When Kenya migrated from analog to digital television, the 700 MHz frequency band was opened up. A frequency that is superior to the spectrum already telecoms in Kenya have been using to provide their mobile phone services.
The country’s 700MHz spectrum band is split into three blocks, and one of which has already been allotted to Jamii Telecom to provide Faiba 4G Mobile network. That means only two blocks are remaining, and the Communication Authority of Kenya (CA) says 10 (all independent companies) have come forth applying to get the 700 MHz frequency to provide mobile internet services.
If granted the spectrum and license to deploy the 4G network, it will without a doubt increase competition in the mobile broadband space in Kenya. Naturally, such a development will see either price go down to the end consumer or improved quality of services; if not both.
However, the CA has responded by asking the companies bidding for the 700 MHz frequency to form a consortium and apply for one of the two remaining blocks.
“The board made a decision sometime towards the end of last year. The decision was to have (the tier two companies) form consortiums and then we give them spectrum on trial for one year. Then if they are successful, they pay the $25 million (spectrum fee),” said Francis Wangusi, the Director General at CA.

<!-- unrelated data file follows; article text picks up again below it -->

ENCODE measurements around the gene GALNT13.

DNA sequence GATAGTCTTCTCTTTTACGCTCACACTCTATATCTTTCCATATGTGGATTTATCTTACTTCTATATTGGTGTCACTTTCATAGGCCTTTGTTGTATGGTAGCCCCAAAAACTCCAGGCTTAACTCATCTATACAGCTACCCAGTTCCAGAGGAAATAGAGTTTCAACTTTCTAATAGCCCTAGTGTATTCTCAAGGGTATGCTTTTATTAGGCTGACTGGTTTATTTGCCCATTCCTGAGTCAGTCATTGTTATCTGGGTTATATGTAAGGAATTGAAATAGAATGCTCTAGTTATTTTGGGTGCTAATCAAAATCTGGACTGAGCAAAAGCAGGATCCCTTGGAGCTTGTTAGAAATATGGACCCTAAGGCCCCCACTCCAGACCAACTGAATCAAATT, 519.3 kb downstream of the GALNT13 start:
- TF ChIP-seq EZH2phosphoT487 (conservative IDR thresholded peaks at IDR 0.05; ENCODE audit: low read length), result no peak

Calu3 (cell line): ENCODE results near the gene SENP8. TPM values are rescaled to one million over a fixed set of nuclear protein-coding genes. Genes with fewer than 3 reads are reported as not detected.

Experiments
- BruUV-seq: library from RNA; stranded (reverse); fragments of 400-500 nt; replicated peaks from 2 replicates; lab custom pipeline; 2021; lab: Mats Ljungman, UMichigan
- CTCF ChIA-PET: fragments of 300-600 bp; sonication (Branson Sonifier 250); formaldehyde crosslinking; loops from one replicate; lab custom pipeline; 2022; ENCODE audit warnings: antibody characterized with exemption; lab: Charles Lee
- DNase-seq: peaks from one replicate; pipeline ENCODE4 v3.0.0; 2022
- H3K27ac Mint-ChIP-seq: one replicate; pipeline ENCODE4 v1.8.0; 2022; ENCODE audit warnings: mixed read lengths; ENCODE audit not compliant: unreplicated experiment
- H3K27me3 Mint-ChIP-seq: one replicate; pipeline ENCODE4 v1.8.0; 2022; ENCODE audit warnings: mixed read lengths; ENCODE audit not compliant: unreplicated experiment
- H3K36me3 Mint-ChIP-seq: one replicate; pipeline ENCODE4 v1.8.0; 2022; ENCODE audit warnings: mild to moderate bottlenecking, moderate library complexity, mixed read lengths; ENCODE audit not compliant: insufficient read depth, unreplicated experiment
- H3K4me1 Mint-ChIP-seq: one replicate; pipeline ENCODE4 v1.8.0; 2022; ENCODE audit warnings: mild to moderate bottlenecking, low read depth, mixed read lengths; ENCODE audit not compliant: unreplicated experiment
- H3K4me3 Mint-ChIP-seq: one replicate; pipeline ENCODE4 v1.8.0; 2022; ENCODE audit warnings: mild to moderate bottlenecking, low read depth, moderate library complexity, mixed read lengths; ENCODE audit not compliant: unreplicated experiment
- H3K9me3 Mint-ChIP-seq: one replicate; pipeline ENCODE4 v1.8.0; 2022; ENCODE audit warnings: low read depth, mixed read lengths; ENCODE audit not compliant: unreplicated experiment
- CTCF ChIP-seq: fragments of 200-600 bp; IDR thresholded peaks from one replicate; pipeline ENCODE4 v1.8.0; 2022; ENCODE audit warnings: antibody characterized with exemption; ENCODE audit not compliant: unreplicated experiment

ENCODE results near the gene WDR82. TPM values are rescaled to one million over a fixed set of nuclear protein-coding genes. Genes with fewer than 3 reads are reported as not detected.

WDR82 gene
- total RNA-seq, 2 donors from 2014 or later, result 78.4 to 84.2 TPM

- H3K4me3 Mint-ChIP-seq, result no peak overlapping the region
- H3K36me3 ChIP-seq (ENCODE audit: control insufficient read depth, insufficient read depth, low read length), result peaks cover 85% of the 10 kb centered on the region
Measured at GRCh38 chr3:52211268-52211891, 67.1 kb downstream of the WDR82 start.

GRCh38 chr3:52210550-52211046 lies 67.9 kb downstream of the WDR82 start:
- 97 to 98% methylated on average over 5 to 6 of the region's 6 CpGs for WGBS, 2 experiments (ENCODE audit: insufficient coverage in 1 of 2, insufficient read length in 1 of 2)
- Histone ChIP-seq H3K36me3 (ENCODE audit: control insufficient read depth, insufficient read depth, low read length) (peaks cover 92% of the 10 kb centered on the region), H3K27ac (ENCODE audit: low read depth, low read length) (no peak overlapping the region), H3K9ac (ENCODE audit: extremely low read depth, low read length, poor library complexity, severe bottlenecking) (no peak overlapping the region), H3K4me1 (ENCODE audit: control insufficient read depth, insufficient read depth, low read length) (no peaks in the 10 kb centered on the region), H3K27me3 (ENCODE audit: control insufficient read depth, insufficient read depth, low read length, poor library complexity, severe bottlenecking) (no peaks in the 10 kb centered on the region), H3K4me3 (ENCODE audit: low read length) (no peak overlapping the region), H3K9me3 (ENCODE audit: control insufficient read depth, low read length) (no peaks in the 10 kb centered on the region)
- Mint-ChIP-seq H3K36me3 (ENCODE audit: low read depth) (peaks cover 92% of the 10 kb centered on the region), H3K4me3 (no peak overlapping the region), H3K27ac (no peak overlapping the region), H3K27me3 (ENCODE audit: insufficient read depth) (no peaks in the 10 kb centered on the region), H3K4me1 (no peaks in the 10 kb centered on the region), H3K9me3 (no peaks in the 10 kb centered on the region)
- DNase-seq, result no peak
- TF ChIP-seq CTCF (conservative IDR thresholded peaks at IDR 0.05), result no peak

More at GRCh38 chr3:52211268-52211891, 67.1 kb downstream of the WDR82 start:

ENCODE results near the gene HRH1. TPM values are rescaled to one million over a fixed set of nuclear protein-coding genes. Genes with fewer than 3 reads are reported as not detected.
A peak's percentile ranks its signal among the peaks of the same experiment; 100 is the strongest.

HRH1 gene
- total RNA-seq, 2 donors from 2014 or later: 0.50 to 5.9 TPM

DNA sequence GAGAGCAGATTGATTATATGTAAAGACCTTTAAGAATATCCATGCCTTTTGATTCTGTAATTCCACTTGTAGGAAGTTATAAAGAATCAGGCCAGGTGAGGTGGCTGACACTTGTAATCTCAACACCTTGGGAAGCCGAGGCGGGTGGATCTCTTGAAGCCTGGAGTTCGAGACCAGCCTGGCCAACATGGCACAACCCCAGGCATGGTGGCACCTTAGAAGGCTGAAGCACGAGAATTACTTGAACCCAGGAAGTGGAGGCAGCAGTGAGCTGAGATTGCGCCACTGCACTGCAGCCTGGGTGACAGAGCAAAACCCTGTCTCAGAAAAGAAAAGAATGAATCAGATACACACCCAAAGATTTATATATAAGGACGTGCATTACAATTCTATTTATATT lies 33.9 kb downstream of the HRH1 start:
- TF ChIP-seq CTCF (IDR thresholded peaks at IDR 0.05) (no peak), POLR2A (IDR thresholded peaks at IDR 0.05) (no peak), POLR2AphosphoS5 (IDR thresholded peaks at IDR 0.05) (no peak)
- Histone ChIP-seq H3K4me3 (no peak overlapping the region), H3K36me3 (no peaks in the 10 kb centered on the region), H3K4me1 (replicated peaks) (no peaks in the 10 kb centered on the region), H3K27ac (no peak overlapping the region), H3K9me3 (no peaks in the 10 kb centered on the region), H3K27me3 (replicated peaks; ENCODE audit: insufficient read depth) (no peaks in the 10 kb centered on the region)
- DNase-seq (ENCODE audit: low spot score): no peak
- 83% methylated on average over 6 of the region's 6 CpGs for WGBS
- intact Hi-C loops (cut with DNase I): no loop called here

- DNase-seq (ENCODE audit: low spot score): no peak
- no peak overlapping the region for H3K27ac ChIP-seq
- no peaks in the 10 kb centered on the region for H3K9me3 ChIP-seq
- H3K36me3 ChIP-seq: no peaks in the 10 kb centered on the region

Wangusi says the regulator has opted for the consortium model since there is not enough of the spectrum to go to every company that wants it. He also says “if we were to give to one, then the others might cry foul.”
The CA has also set aside the bid for the spectrum for top two tier companies, though the regulator remains tight-lipped on the names of these companies. It also decided to lock out the biggest telecom operators (Safaricom, Airtel Kenya, and Telkom Kenya) citing they have already received the lion’s share of the 800 MHz, which they have used in rolling out 4G services.
All that we know about the two-tier companies whose bid has been set aside is that they have been providing fixed and wireless services. The duo also hold a Unified Licensing Framework licensing, which would technically allow them to venture into mobile services, but they are yet to secure a spectrum.
It would appear the CA is shepherding the companies into forming a special purpose vehicle that will deploy the 700 MHz 4G Network on their behalf. Another card on the option is for the companies to back one among them to secure the spectrum, and then lease it to the rests of the companies at a pre-agreed price.
The challenges in Kenya with the 700 MHz Network
Although the 700 MHz network currently has just one player, Jamii Telecom, the market faces a major challenge. Most of the phone models in Kenya do not support the 700 MHz network; they were designed to work with the 800 MHz network.
The lack of a wide array of affordable devices compatible with 800 MHz has proven to be a bit challenged for Jamii Telecom. The entrance of more players into that space will only serve to crowd the already too small market.
All the players wishing to take up the 700 MHz network will also need a lot of telecommunication infrastructure to spread their services outside the urban centers. On that front, the CA is encouraging players to share infrastructure to avoid duplication and high cost of initial roll out. Meaning the consumers can get the services at more affordable prices.
The players will also be locked out of the market of users owning devices that are 2G and 3G compatible.